The Spirit as Gift in Acts

The Spirit’s Empowerment of the Early Jesus Community


What does Luke mean when he describes the Spirit as gift (Acts 2:38)? This study explores the social implications of gift-giving in the Greco-Roman world, arguing that gifts initiate and sustain relationships. Therefore, the description of the Spirit as gift is inherently social, which is shown in the Spirit’s empowerment of the teaching, unity, meals, sharing of possessions and worship of the early Jesus community. The Spirit as gift then leads us to see that the early Jesus community is “the community of the Holy Spirit.”

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John D. Griffiths, Ph.D. (2020), Flinders University, is a Lecturer of Biblical Studies at Alphacrucis College. He has published articles on the Holy Spirit and ecology, including “Wonders in the Heavens Above, Signs on the Earth Below: Pacific Islands Pentecostalism, Climate Change and Acts 2,” (Springer, 2020).
 1 The Spirit as Gift in the Previous Research
  1.1 Gonzalo Haya-Prats
  1.2 William H. Shepherd
  1.3 Max Turner
  1.4 Craig Keener
  1.5 Summary
 2 A Fresh Approach to the Spirit as Gift
  2.1 The Spirit and the Greco-Roman World
  2.2 The Spirit and Sociological Models
 3 Reading Acts

1 Methodology
 1 Sociological Approaches to the New Testament
  1.1 An Outline of the Social-Scientific Approach
  1.2 Comparison with Socio-Historical Criticism
  1.3 Critiques of Sociological Approaches
  1.4 Implications for this Study
 2 Sociological Approaches to Gift-Giving in the New Testament
  2.1 The Context Group and the Taxonomy of Reciprocity
  2.2 John M. G. Barclay’s Reconfigured Gift Theory
 3 Conclusion

2 Sociological Approaches to Gift-Giving
 1 Marcel Mauss and Gift-Giving
 2 The Exchangist-Structuralist Gift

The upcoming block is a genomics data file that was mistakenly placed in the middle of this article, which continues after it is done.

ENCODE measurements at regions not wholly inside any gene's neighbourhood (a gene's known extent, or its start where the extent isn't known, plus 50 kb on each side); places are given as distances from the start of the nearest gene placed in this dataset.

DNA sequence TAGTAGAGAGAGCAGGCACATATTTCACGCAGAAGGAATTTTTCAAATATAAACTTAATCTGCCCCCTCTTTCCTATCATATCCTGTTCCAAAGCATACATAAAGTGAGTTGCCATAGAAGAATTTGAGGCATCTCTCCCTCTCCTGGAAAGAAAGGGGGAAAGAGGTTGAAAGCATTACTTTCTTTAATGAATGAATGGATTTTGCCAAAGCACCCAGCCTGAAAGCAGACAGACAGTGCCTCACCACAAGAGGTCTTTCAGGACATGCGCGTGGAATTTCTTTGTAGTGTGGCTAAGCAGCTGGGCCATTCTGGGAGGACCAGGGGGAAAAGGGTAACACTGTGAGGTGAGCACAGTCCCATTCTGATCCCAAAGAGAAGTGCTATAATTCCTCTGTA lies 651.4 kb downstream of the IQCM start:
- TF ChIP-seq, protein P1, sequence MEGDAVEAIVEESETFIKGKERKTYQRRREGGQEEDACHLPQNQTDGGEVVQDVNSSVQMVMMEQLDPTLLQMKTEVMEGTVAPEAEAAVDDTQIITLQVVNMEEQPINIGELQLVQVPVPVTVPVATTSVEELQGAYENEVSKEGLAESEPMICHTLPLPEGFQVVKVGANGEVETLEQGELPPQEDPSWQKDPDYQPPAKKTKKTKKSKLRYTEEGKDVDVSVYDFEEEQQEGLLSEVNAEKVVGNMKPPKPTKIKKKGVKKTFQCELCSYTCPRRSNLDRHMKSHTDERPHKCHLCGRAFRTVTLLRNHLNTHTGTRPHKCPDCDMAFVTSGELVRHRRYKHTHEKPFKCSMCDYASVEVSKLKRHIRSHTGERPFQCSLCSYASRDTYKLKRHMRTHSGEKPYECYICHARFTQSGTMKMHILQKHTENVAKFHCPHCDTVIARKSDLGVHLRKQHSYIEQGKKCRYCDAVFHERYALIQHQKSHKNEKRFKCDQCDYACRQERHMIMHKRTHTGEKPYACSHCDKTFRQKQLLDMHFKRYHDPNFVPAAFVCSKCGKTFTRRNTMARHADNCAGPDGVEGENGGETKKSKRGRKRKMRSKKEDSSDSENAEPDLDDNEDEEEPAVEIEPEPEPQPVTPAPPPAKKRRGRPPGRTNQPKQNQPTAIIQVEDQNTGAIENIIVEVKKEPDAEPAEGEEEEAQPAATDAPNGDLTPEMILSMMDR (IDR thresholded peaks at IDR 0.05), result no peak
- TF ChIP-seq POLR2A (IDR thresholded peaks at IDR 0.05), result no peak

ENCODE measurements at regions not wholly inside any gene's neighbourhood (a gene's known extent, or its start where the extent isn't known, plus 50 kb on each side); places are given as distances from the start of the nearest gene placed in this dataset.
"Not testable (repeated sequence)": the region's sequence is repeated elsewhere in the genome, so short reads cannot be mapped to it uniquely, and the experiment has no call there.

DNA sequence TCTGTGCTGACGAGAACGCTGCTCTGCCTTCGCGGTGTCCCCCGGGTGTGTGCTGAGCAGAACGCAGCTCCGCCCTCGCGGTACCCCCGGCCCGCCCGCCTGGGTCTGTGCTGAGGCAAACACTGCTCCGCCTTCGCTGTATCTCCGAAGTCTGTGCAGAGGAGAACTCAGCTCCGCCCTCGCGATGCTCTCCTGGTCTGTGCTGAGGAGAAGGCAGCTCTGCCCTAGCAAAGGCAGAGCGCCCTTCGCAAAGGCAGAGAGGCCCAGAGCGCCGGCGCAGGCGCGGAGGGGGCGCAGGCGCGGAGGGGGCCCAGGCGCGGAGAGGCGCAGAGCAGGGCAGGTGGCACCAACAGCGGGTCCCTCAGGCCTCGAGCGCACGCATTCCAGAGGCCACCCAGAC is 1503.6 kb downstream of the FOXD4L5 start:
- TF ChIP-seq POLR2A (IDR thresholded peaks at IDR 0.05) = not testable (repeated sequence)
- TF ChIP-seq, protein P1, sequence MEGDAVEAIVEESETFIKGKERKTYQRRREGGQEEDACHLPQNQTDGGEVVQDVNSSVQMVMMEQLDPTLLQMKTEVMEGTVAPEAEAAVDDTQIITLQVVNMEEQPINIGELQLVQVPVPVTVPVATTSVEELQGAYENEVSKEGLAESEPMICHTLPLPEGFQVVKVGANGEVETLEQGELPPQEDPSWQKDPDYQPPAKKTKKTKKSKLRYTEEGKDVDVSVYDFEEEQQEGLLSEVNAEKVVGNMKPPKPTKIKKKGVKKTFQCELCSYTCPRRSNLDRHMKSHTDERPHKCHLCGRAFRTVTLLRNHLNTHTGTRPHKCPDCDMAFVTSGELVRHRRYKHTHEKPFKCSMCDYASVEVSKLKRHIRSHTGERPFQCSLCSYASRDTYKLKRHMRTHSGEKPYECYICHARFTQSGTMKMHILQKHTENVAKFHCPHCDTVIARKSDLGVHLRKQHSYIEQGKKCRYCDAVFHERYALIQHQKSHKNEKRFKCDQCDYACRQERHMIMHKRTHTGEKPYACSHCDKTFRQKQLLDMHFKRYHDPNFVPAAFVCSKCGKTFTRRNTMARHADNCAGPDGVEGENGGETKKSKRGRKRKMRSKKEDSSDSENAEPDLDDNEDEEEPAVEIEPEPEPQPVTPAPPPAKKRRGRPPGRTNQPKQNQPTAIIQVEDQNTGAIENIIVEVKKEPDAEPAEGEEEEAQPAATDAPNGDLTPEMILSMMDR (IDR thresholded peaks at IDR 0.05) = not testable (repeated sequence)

3 The Economistic Gift
 4 The Impossible Gift
 5 The Sociability of Gift-Giving
 6 Conclusion

3 Gifts in the Greco-Roman World
 1 Gifts and Sociability in the Greek Literature
  1.1 Δωρεά in the General-Soldier Relationship
  1.2 Plutarch and Gift-Giving
  1.3 Josephus and Gift-Giving
  1.4 Appian and Gift-Giving
  1.5 Summary
 2 Gifts and Sociability in Latin Literature
  2.1 Livy, Valerius Maximus and Gift-Giving
  2.2 Cicero and Gift-Giving
  2.3 Seneca and Gift-Giving
  2.4 Summary
 3 Conclusion

4 The Summary Statements
 1 The Translation and Difficult Phrases
  1.1 The Translation of Acts 2:42–47, 4:32–35, 5:12–16
  1.2 Issues with Translation
 2 Approaching the Summary Statements
 3 The Spirit and the Summary Statements
 4 Conclusion

5 Witnessing, Teaching, Wonders and Joy
 1 The Testimony of the Apostles
 2 The Teaching of the Apostles
  2.1 Teaching and Social Space
  2.2 Teaching in Complementary Couplets
  2.3 Teaching and the Reinterpretation of the Hebrew Bible
  2.4 Summary
 3 Signs and Wonders
 4 The Great Joy
 5 Conclusion

6 The Gift of the Spirit and Prayer, Praise and Gratitude
 1 Prayer
  1.1 Prayer in the Summary Statements
  1.2 Prayer and Gratitude
  1.3 Prayer, Gift-Giving and the Spirit
  1.4 Summary
 2 Praising God
  2.1 Praise and Gratitude
  2.2 Praise and the Spirit in Acts
  2.3 Summary
 3 Conclusion

7 Gift-Giving and the Lukan Jesus
 1 The Sermon on the Plain
  1.1 The Golden Rule
  1.2 Credit and Reward
  1.3 Divine Repayment
  1.4 Summary
 2 Gift-Giving and the Sharing of Meals
 3 Conclusion

8 The Communal Sharing and Sharing of Meals
 1 The Descriptions of the Communal Sharing
  1.1 Shared Property or Shared Access
  1.2 Communal Sharing as Distribution
  1.3 Wealth in Acts 3–5
  1.4 Summary
 2 The Various Allusions in the Communal Sharing
  2.1 The Hebrew Bible
  2.2 The Friendship Tradition and Utopian Ideals
  2.3 Ancient Associations
  2.4 Kinship Sharing
  2.5 Summary
 3 Shared Meals
 4 Conclusion

9 The Gift of the Spirit and Communal Sharing
 1 The Gift of the Spirit and the Communal Sharing
 2 The Great Grace upon the Community
 3 The Gift of the Spirit and the Promise of Reward
 4 Imitation in the Communal Sharing
 5 The Gift of the Spirit and the Sharing of Meals
 6 Conclusion

10 The Unity of the Community
 1 The Gift of the Spirit as Transcending Status
  1.1 The Joel Quotation in Relation to Gender, Class and Age
  1.2 The Gift of the Spirit and Regional Identities
  1.3 The Gift of the Spirit and Ethnic Identities
  1.4 Summary
 2 The Unity of the Early Jesus Community
 3 Sharing all Things
  3.1 κοινὰ τὰ φίλων in the Primary Sources
  3.2 The Gift of the Spirit and
  3.3 Summary
 4 Conclusion

 1 Areas of Further Research
 2 Implications for Pentecostal Pneumatology

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